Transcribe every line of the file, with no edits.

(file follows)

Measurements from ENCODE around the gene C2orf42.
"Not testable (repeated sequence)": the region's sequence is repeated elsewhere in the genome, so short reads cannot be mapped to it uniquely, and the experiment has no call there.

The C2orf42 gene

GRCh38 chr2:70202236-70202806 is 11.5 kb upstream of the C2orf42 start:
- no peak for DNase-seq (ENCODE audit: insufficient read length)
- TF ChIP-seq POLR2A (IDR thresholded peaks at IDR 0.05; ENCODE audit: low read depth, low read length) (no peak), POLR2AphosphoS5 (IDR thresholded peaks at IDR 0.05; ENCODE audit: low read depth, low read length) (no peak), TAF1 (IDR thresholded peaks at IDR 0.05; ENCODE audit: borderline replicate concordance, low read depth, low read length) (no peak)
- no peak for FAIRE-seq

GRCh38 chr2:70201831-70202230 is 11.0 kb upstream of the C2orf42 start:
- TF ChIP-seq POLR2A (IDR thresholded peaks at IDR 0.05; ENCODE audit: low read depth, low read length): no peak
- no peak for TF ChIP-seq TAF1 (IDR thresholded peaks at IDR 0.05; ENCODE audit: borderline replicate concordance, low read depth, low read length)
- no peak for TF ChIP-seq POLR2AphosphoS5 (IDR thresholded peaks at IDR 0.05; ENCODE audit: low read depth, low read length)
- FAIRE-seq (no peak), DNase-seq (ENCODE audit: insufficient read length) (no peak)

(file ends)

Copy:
Measurements from ENCODE around the gene C2orf42.
"Not testable (repeated sequence)": the region's sequence is repeated elsewhere in the genome, so short reads cannot be mapped to it uniquely, and the experiment has no call there.

The C2orf42 gene

GRCh38 chr2:70202236-70202806 is 11.5 kb upstream of the C2orf42 start:
- no peak for DNase-seq (ENCODE audit: insufficient read length)
- TF ChIP-seq POLR2A (IDR thresholded peaks at IDR 0.05; ENCODE audit: low read depth, low read length) (no peak), POLR2AphosphoS5 (IDR thresholded peaks at IDR 0.05; ENCODE audit: low read depth, low read length) (no peak), TAF1 (IDR thresholded peaks at IDR 0.05; ENCODE audit: borderline replicate concordance, low read depth, low read length) (no peak)
- no peak for FAIRE-seq

GRCh38 chr2:70201831-70202230 is 11.0 kb upstream of the C2orf42 start:
- TF ChIP-seq POLR2A (IDR thresholded peaks at IDR 0.05; ENCODE audit: low read depth, low read length): no peak
- no peak for TF ChIP-seq TAF1 (IDR thresholded peaks at IDR 0.05; ENCODE audit: borderline replicate concordance, low read depth, low read length)
- no peak for TF ChIP-seq POLR2AphosphoS5 (IDR thresholded peaks at IDR 0.05; ENCODE audit: low read depth, low read length)
- FAIRE-seq (no peak), DNase-seq (ENCODE audit: insufficient read length) (no peak)